What do we call it, when people demand EVERYONE ELSE should be exactly like them? Whatever it is, it's the opposite of what I've always thought of as "American".

Many people don't want to be contractors. They don't have the temperament, the inclination or the skills to "market their skills". And what does "being responsible for your own situation when it comes to jobs etc." mean? "You picked the wrong industry, sucks to be you"?

No, a job is not an entitlement. "Life", however, is - at least according to the founding document of the US. It follows that the one should not depend on the other.

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I can see how "robots improve productivity", in the conventional sense of "economic output divided by input".

How they raise wages, however? They will raise *total* income, because rising productivity implies that much - but as far as I can see, approximately all of that income will go to the people owning the robots. So they will - buy more robots, I guess?

It seems to me that the NBER's research is flawed in that it focuses on certain "sectors" in isolation, without taking into account how they interact with the rest of the economy. But Steve Mnunchin's analysis is even more flawed because it's not an analysis, just a dismissal, and not, so far as we know, based on anything that could actually pass for research or rational thought of any kind.

"Labour market adjustment assitance" sounds like something that gov'ts have been talking about since at least the 1980s. It sounds nice, but in practice it means the government has to identify where (i.e. in what industries) new jobs are going to be created, and they're crap at that kind of prediction.

How UK’s GDPR law might not be judged 'adequate'

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Who are you?

If you're going to publish an article with extensive use of the first person singular pronoun -

Is it really asking too much for your own name, rather than that of a company, to be attached to said article?

Doesn't have to be your real name, you can use a pen name if you're shy. But "Amberhawk Training" doesn't sound like anyone I'm likely to meet in a pub.

Oracle doing due diligence on Accenture. Yep, you read that right

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Re: Whats this GUI thingy?

A lot of big companies with Oracle systems need auditing.

It'd be nice if the auditor was someone who was willing to work through an Oracle database.

That's your synergy right there.

UK digital minister Matt Hancock praises 'crucial role' of encryption

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Re: Left hand, right hand

To look at it another way, different ministers have different jobs.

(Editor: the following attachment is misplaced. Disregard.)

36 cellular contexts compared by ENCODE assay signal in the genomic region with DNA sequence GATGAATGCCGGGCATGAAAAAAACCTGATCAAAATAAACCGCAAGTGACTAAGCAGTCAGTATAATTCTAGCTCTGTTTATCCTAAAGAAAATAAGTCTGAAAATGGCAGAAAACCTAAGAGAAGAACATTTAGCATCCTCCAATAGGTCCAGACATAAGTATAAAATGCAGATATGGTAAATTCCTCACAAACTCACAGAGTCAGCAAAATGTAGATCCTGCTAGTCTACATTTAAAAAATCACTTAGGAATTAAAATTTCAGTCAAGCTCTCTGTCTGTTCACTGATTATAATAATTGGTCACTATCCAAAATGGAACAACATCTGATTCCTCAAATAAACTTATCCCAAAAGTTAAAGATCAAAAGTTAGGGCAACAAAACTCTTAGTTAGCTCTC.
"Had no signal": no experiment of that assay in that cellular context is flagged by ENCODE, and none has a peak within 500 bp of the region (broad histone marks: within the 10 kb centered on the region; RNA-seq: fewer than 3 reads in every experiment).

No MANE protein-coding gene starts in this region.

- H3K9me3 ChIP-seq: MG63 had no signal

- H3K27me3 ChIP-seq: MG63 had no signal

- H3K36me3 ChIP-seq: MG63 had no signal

Hancock's job is to encourage businesses to do stuff. Businesses like privacy.

Rudd's job - isn't.

This is how cabinet government works, different people have different priorities and they argue it out between them. In Rudd's case, specifically - she's pushing exactly the same line that has been pushed by every home secretary for at least the last 20 years, so I assume she's just saying what her staff tells her to say.

The Home Office permanent staff have a lot of experience of telling ministers what to say.

After London attack, UK gov lays into Facebook, Google for not killing extremist terror pages

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Re: the Guardian is polarizing

Oh yeah? Here is a Daily Mail story about the Cumbria shooter, who killed way more people than this loon in Westminster. Here is what it has to say about Harold Shipman, easily the biggest mass murderer in modern UK history. Here is its discussion of Pavlo Lapshyn.

Strangely enough, in all three of these articles, I don't see any discussion of the murderer's religious beliefs.

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If I wanted to kill people, I wouldn't hire an ix40 or any other kind of family car. I'd hire a pickup truck, or at least a Ford Transit.

It's a real shame the murderer was killed. It would be nice to know something about what he was thinking. Did he really plan this at all, or was it a spur-of-the-moment thing?

DNA-bothering eggheads brew beer you were literally born to like

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Re: Almost Interesting

You "might well be interested in learning more about yourself" - but would that interest really inspire you to spend $31k?

I'm up for trying a beer, if someone who knows me thinks I might like it. But seriously, that's a lot of money to spend on checking out someone else's hunch.

'Windows 10 destroyed our data!' Microsoft hauled into US court

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Re: Place your bets

Everyone gets away with this sort of nonsense.

Seriously, when did you last hear of a software company being successfully sued on the grounds that its product failed to perform as advertised?

This is 20 years overdue, and if they can catch Apple, Google, Oracle, Sun et al in the same blast, that'll be fine with me.

That 'Trump lawyers threaten teen over kitten website' yarn is Fakey Fakey McFake Fakeface

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Re: It's fake news folks.

Assuming NYO and HR interviewed "Lucy" by phone, or better yet Skype - she could be anyone, anywhere. They may have reported the story in "good faith" (setting aside for the moment that they really should have checked the domain record).

Since trumpscratch.com "now" belongs to a soft porn site, she might just be one of its "models". Or some random actress hired for the part.

A bit more fact checking on stories like this would be nice. C'mon, surely someone can claim $49 for expenses?

veti Silver badge

Re: It's fake news folks.

Domain tools aren't quite the clincher they're being presented as.